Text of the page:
This past week, as another large protest against corruption and the rule of President Jacob Zuma took place at the Union Buildings in Pretoria, it was hard not to compare it with the gathering at Kliptown in Soweto that Zuma himself presided over on the same day. It was the president’s 75th birthday, among other occasions, and he at least got an audience of a few thousand to set against the those at the Union Buildings and the tens of thousands (a total of 100 000 people nationwide, said some reports) who marched and protested last Friday — not forgetting the dozens of activists who camped out in Pretoria, in Occupy style, braving the threats and violence of some ANC supporters.
The marches and protests that sprang up all over the country on April 7, a week after Zuma fired the finance minister and deputy finance minister amid a Cabinet reshuffle, showed an array of South Africans united in their desire to see an end to corrupt government, particularly Zuma’s.
At that point, the Democratic Alliance was propelling at least some of the protest, giving it a sort of party branding that will have made it easier for the ANC to wave it away as mere opposition politics — another mindlessly anti-Zuma campaign driven by those who would happily see the ANC driven out of power. This past week, the Economic Freedom Fighters moved into the protest space and said they’d pick up from the action launched by the DA and civil society body Save South Africa.
Many of the protesters, ordinary people who are simply gatvol of Zuma, corruption and the government’s mishandling of economic issues, were at pains to avoid advertising a particular party-political affiliation. And, at Wednesday’s Union Buildings gathering, EFF leader Julius Malema was careful to pronounce the matter at hand one of general concern that was not just of importance to opposition parties.
He was right, and it’s worth taking note of all the ANC-aligned bodies or groups with a history in the ANC, such as the movement of party stalwarts and veterans, who have added their voices to the call for Zuma’s resignation. There is a great deal of opposition to Zuma from within the ANC but it’s also clear that he still has enough power to silence such voices, as he did to his fellow members in the ANC’s top six leadership cohort.
The president managed to slap down the highest-ranking members of his own party who objected to his actions and he casually tried, at a commemoration service for Chris Hani, to shrug off Friday’s public protests against him as being “racist” in tone and intent. More protests, such as the largely black gathering in Pretoria on Wednesday, may increase the pressure on him but we know from his history that he’s not one to give up easily.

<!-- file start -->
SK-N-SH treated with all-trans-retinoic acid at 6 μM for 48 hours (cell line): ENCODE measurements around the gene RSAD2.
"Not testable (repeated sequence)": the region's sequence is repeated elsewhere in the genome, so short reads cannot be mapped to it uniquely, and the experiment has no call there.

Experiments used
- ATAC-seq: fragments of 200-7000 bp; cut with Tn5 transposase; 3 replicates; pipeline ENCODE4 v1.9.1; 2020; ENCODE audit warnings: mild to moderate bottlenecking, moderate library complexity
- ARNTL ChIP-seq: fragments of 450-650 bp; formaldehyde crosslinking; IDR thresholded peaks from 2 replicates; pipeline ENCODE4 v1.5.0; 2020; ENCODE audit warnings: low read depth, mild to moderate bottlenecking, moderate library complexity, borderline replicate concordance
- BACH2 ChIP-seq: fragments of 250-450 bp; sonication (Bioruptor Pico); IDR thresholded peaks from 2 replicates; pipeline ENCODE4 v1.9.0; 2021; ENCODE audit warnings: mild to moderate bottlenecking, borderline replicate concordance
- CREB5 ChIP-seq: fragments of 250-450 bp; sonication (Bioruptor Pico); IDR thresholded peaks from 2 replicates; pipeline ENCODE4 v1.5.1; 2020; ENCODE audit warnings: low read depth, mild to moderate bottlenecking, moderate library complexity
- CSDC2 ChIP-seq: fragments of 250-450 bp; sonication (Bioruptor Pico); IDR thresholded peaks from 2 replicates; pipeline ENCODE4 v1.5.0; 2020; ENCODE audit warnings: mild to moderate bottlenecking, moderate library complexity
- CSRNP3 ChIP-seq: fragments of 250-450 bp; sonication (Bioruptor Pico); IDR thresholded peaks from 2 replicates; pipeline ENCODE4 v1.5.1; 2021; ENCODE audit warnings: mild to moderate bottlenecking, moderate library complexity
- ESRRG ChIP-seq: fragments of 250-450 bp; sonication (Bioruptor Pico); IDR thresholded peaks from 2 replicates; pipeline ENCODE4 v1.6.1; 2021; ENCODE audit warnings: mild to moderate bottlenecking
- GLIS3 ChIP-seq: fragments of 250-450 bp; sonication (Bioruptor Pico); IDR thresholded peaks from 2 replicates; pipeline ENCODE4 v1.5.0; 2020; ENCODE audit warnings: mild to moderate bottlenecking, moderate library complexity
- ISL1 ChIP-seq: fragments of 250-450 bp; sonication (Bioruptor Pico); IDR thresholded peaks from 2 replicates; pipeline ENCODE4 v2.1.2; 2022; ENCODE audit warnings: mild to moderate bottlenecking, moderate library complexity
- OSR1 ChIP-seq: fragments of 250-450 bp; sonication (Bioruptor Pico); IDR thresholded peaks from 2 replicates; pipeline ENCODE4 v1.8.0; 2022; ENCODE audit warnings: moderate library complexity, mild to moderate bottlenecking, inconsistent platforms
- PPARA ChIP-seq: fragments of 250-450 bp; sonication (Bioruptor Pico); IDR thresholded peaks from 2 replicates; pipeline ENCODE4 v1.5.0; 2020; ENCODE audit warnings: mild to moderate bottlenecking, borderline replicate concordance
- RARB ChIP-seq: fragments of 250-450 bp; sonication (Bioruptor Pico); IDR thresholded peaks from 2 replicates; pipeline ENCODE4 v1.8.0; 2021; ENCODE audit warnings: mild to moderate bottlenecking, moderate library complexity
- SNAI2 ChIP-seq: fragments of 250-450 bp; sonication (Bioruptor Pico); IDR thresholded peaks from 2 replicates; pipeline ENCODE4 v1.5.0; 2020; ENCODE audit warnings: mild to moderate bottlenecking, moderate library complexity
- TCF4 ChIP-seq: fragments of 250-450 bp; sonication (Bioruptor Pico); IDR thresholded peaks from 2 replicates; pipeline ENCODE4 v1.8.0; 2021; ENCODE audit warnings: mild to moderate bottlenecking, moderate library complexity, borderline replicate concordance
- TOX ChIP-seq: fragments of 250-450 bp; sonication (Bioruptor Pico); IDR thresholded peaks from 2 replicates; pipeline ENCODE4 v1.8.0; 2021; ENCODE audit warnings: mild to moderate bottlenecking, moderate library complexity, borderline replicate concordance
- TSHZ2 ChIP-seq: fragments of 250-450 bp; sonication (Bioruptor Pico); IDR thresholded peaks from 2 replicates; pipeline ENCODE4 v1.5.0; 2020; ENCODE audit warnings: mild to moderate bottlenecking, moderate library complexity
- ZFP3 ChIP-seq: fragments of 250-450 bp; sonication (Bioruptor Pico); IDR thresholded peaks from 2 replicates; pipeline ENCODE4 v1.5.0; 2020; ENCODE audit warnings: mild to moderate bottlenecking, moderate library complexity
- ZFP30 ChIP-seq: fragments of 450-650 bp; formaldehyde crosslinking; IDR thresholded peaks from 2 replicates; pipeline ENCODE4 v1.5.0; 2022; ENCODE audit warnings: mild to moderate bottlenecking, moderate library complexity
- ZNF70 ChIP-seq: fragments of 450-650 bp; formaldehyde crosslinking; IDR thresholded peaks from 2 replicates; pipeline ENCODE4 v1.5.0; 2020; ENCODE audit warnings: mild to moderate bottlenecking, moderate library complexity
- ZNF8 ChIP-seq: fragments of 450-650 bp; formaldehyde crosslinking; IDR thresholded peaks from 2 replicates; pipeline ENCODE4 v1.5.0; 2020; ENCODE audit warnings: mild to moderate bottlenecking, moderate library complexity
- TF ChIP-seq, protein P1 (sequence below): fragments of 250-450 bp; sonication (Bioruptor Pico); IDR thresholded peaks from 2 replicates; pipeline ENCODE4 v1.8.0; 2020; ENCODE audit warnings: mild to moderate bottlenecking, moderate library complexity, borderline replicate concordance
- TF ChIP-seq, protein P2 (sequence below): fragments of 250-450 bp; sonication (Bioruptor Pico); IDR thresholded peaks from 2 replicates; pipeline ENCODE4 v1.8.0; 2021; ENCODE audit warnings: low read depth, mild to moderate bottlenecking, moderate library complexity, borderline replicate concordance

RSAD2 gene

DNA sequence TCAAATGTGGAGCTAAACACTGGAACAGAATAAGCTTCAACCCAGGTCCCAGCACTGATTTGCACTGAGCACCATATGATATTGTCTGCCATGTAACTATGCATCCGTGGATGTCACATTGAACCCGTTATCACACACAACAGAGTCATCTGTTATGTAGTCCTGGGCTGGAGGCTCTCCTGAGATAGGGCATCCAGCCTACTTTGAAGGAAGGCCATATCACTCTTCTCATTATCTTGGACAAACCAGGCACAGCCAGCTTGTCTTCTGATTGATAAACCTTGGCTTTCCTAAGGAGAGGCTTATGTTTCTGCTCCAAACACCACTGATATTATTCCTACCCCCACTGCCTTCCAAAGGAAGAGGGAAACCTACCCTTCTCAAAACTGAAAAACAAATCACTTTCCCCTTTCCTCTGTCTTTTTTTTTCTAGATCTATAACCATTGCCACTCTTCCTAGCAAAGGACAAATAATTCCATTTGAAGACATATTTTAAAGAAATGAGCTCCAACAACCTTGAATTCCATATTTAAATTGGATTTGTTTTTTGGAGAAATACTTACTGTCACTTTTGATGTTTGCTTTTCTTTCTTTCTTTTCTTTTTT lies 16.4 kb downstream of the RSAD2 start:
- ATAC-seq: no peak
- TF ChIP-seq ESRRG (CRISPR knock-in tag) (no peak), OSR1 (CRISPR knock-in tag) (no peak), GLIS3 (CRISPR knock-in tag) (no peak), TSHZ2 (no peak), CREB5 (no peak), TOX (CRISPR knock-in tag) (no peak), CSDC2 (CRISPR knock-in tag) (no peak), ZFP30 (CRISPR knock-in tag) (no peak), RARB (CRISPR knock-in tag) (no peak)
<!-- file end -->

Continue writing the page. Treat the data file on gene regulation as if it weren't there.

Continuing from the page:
The obstacles he surmounted (or avoided) on his way to the presidency, including a trial for rape and 783 corruption charges, must have allowed him to believe that he would be able to continue riding roughshod over anyone or anything standing in his way. Now, well into his second term as president, he seems to believe he can hang on for some time yet.
Understandably, then, the battle continues in Parliament, in the form of a no-confidence vote. But the ANC has the majority, so is it likely to go anywhere if members have to vote openly, as they now do? Hence the drive by opposition parties to conduct a secret ballot in any no-confidence motion, so that ANC MPs can vote with their “consciences” and not their party loyalties.
It seems like an attractive plan, and the United Democratic Movement has urgently approached the Constitutional Court to rule on the matter. So far, the court has invited representations from all sides and said it will consider whether it will hear the matter. For some, this is a triumph because a secret ballot is more likely to dislodge Zuma — but for others, it’s a problem because all this court stuff is likely to delay the actual vote of no confidence.
The bigger problem, however, is that the opposition may end up making a change to the way Parliament works that looks like a good idea in the short term to realise their most immediate goal (to get rid of Zuma), but they are not thinking clearly about the long term. Removing Zuma is not so pressing that we must risk damaging the underpinnings of democracy to hasten him on his way. Nor is it worth opposition parties creating a monster that will, as they should have learned from their own history, probably turn on them.
Remember the floor-crossing for which opposition parties fought, also in the Constitutional Court? They won, and the floor-crossing started; at first it benefited smaller parties but soon it became an unsightly political cattle show, and ultimately the ruling party benefited more than the opposition.
A secret ballot undermines the principles of transparency and accountability to which we would like to hold our public representatives. In any case, Parliament has not exactly proven itself trustworthy: it elected Zuma, was unable to prevent his excesses and then failed to hold him to account. It must not be rewarded for that failure by being allowed to conduct its business behind a veil of secrecy.
The focus should be less on the velocity of Zuma’s exit and more on ensuring that we never suffer his like again.